Using Rhapsody as a FHIR® façade (Part One)
Anyone who maintains a store of clinical data will be thinking about if and how they should be exposing that data for use by external applications. In reality, there are a large number of issues to address when doing this, as it is highly sensitive data, but let’s focus on the technical aspects in this blog — we can come back to security and privacy later.
In fact, this is the first in a series of blogs that starts with a simple case then, over subsequent blogs, will build on the original to add more complex scenarios.
But, before we start, let’s think about the architecture – and the toolkits that we’ll use.
We’ll assume, for the moment, that the information we want to expose is stored in a Relational database, and we want to expose that data using a real-time RESTful FHIR® interface.
So, we’re going to need something between the client and the database that can accept a query from a client, retrieve the data from the database, and return an appropriately formatted response to the end user.
There are a number of options for the middleware component, with one of them being an integration engine like Rhapsody. Now, it does need to be stated that Rhapsody is not really built for high-performance real-time use — rather, it’s geared to high volume message processing. The huge advantage it brings is that it can be quickly deployed with minimal configuration (no development) and will offer reasonable performance until the volumes become large.
This makes it an ideal way to try out ideas to see what is useful, and what is not. In other words, an iterative process where you can deliver results quickly and cheaply, then make them more robust when there is a demand to do so.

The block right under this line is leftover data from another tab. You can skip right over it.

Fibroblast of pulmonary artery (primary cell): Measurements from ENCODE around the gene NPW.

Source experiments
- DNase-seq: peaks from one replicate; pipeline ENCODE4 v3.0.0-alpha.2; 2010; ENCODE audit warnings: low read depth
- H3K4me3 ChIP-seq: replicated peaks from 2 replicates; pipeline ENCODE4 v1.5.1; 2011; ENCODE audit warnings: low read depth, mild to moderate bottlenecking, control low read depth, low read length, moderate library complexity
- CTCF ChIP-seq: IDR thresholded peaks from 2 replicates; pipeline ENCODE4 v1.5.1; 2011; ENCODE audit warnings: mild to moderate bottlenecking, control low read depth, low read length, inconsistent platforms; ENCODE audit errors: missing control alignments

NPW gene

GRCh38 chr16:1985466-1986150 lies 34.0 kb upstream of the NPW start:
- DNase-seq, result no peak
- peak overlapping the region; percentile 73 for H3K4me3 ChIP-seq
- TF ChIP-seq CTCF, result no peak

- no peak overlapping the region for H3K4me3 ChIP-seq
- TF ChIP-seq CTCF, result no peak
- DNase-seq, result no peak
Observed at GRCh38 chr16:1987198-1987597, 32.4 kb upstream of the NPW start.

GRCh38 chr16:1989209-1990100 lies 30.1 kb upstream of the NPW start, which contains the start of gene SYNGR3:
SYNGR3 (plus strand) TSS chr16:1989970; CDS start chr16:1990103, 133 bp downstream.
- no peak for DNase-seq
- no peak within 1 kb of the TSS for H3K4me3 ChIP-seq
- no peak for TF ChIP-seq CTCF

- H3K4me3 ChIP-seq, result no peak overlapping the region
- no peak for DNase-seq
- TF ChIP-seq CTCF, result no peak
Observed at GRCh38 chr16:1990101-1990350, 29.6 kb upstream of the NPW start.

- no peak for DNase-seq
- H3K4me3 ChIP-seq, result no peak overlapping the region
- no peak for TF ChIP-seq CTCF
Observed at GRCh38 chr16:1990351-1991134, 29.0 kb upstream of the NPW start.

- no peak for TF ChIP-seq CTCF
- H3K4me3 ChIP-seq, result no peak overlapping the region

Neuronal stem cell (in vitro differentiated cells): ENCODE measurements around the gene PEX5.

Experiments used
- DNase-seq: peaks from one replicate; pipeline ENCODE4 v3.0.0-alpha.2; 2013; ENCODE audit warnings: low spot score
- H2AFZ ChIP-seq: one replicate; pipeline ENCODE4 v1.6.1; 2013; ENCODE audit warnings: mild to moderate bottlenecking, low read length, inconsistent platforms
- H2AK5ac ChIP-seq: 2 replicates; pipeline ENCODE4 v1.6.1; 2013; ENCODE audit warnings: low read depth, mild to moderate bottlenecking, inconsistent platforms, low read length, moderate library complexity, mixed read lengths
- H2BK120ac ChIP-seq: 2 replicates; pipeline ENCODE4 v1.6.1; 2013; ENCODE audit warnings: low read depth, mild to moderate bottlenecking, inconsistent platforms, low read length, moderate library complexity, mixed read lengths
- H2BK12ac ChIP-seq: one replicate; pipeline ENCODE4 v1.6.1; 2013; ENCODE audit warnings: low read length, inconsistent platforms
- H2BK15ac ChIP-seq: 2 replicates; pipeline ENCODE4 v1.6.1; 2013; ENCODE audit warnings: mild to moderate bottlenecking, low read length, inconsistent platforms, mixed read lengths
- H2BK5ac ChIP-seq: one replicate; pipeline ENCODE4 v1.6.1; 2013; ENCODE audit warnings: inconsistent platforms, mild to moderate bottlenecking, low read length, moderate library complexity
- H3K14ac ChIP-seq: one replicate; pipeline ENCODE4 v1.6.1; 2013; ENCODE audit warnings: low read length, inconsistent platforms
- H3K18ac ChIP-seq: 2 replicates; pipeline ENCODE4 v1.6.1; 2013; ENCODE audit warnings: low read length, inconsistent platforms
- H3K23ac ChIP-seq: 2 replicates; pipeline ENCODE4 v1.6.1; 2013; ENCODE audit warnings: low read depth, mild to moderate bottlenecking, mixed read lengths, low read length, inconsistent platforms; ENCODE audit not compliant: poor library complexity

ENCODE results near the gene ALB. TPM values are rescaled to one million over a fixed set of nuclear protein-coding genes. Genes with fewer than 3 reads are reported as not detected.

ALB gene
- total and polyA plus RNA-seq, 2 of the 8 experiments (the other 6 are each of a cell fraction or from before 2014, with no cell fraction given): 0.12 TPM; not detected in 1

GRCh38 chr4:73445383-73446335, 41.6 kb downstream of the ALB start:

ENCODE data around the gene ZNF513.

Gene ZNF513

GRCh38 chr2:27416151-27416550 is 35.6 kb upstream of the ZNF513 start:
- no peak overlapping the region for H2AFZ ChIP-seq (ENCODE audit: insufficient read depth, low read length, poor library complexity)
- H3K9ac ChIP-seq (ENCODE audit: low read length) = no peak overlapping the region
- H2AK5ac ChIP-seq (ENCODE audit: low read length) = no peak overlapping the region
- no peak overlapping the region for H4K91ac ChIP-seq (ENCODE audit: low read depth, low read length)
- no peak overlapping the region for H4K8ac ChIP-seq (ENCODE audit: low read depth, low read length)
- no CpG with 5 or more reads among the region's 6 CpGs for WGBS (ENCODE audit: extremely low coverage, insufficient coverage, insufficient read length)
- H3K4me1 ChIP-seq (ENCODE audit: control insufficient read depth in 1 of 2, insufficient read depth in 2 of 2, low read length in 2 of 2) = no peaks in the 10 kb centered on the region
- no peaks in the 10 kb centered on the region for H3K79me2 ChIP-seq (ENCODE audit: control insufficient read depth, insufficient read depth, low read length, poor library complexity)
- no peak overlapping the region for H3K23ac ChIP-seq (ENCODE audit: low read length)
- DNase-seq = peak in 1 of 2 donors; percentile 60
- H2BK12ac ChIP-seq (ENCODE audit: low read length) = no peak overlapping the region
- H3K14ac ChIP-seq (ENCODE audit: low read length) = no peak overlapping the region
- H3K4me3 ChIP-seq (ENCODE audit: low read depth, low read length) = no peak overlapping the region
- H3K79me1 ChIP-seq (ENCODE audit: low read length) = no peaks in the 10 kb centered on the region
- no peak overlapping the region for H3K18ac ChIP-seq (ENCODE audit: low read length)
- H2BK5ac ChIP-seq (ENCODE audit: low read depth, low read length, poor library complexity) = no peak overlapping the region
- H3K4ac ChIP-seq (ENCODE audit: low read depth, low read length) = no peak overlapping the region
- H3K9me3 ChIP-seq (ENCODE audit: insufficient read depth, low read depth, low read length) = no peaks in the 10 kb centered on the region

In this series, we’ll use the example of exposing encounter information. The first use case will be providing a list of all the encounters in the database (I know that this could be a huge number of encounters, but let’s get the basics set up first.)
The route that we create will look similar to this:
So, the response to a query will be this.
The FHIR® request will be received by an HTTP Comm point. In the encounter example, it will be something like GET [serverBase]/Encounter.
The parameters are extracted next and, in this simple example, we’ll pull out that the resource type we’re after is Encounter.
We’ll use these parameters to construct an SQL query, and send that to the database. This will be something like SELECT * FROM TBL_ENCOUNTER.
The response is returned as an XML document. Our next job is to convert that to FHIR®. This will be a little bit more work – and we have a couple of options we can use which we’ll consider shortly. The output will be a FHIR® bundle which is the ‘container’ resource for multiple resources. This can either be in XML or JSON.
Finally, the FHIR® bundle is returned to the caller.
So that’s the background for our little project. The next blog will focus on how to implement it in Rhapsody and will spend a little time on the fourth step — converting the response from the database into FHIR®.
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